CyberSolutions: Increase Virtual Memory

Monday, June 15, 2015

Increase Virtual Memory

Virtual memory for your computer is hard drive space used by Windows when it fills up the physical RAM. Let’s say you have a computer that has 1 GB of RAM and you’re running several applications at once that might need a total of 1.5 GB of memory. Windows will fill up the 1 GB and then uses the free space on the hard drive to store the rest. This is called the paging file or virtual memory and Windows will increase and decrease the size of this file as needed. Writing to disk takes much longer than writing to physical RAM, so when Windows uses the paging file, computer performance degrades.

To change the virtual memory settings, go to Start, Control Panel and click on System. Click on the Advanced tab and under the Performance box, click Settings. In Windows 7, you’ll need to click on Advanced System Settings on the left side to bring up the System Properties dialog.

On the Performance dialog, click the Advanced tab and then click Change under the Virtual Memory heading.

Now you’ll see the Virtual Memory settings as shown below. In Windows 7 and higher, the Automatically manage paging file size for all drives box is checked by default. If you’re running Windows 8 on a solid state hard drive with a Core i3, i5 or i7 processor, then you probably don’t need to worry about changing any setting here as it won’t make any big difference in terms of speed. However, if you have an older machine running Windows 7, for example, then it might make sense to adjust the paging file settings according to the rules I mention below.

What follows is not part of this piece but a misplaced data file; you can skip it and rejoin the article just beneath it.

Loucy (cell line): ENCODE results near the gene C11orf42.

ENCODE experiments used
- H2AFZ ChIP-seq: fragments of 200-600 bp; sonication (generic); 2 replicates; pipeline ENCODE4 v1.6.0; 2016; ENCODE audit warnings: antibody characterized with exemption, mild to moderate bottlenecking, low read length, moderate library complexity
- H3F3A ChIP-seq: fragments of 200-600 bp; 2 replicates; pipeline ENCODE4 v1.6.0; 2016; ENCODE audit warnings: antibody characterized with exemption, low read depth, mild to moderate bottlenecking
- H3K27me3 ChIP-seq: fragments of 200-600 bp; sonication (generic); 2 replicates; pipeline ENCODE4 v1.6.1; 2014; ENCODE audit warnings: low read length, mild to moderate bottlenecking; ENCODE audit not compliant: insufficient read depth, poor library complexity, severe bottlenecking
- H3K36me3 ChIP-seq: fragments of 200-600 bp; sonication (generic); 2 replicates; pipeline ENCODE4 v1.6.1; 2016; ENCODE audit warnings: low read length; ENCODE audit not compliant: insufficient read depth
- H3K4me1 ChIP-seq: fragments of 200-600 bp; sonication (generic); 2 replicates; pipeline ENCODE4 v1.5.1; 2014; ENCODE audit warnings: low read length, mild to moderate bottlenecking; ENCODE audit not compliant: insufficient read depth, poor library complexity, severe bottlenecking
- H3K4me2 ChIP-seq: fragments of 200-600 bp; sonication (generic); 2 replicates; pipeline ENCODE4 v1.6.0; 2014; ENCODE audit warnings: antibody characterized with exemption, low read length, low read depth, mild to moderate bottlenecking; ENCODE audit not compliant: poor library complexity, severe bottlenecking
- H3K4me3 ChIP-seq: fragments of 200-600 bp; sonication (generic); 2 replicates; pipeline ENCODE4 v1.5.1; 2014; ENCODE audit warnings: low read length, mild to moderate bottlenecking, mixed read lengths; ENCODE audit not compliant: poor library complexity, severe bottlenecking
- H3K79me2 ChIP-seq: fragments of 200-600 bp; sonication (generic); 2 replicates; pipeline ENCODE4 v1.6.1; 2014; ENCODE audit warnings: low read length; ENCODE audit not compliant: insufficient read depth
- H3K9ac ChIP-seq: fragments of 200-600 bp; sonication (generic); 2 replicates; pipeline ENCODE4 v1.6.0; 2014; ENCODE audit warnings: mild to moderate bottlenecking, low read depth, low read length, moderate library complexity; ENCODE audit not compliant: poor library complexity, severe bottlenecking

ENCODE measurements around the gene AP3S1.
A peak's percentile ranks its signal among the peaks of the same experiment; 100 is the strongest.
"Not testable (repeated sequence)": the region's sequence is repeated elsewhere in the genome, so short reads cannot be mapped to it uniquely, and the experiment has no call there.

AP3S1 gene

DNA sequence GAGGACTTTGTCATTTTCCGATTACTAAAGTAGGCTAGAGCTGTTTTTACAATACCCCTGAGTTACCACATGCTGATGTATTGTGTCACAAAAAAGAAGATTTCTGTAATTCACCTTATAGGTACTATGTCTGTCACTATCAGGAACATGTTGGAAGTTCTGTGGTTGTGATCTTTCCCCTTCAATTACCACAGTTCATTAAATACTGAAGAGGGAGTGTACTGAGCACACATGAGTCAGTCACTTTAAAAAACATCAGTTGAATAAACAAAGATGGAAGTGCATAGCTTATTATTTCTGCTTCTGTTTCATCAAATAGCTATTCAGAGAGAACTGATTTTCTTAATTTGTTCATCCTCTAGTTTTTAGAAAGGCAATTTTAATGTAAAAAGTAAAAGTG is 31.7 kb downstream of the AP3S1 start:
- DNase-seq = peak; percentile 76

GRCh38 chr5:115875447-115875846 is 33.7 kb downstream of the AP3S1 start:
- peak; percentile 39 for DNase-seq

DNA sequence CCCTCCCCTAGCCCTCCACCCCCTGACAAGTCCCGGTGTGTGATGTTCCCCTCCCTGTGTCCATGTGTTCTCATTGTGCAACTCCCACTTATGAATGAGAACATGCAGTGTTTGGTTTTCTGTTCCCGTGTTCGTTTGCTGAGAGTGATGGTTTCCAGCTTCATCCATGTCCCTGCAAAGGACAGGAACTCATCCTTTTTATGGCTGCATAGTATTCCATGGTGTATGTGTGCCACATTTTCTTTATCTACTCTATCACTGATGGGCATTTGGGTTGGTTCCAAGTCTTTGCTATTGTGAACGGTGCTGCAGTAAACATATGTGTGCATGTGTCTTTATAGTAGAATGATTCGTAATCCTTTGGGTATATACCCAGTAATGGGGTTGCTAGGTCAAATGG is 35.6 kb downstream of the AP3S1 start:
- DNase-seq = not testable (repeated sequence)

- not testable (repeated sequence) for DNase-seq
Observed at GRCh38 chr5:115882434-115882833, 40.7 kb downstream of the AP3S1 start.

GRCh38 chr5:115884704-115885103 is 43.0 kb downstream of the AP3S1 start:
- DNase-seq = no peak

Here are the generally accepted rules for setting your paging file correctly:
To get the best performance it is best to create a paging file on a different partition than the boot partition (the drive that contains that operating system, which is usually the C drive) and to also create it on a separate hard drive. In this way, Windows can handle more I/O requests because the paging file will not have to compete with the system folder that needs to be constantly accessed as Windows runs.
The only problem with completely moving the paging file off the boot partition is that Windows uses the page file to write out debug info in case your computer crashes with blue screen of death STOP error. This is important for machines that have critical data, but for the average user, this is not a big deal. If you get the blue screen of death, it’s not an easy process at all to get to read the file and even if you can, it can be quite complex. But if you have enough space, then you can leave the paging file there.
So the best solution is to create on paging file on the boot partition that will take care in case of a crash and create another paging file on a separate partition on a DIFFERENT hard drive preferably. If you only have one hard drive on your computer, then just create another paging file on a different partition. Windows automatically uses the paging file that is on the less accessed partition using an internal algorithm.
Even more ideal would be if you could put the paging file in it’s own partition with no other data. This ensures that the paging file will never become fragmented and hence performance will be better. If it’s on a drive that has other data and the paging file must be expanded and if there is other data current stored, the file will become fragmented.
Another way to reduce fragmentation of the paging file is to set the initial and maximum sizes to the same number. What this does is ensure that the file does not grow or shrink and therefore will not fragment. However, you should defragment the hard drive before doing this to ensure the paging file is altogether on the hard drive.

So if you have only one partition, set the initial and maximum sizes to 1.5 times the amount of RAM you have. If you have more than one partition, select the boot partition and set the initial and max to 250 MB. The reason for this is because it’s better to create another paging file on the other partition and create one paging file on the boot partition that’s just big enough for the mini dump file, which is 250 MB.
On your second partition, select Custom Size and set the initial and maximum values to 1.5 times the amount of physical RAM you have. You can determine the amount of RAM you have by going to Start, Control Panel, and clicking on System. You’ll see the amount of RAM at the bottom right.

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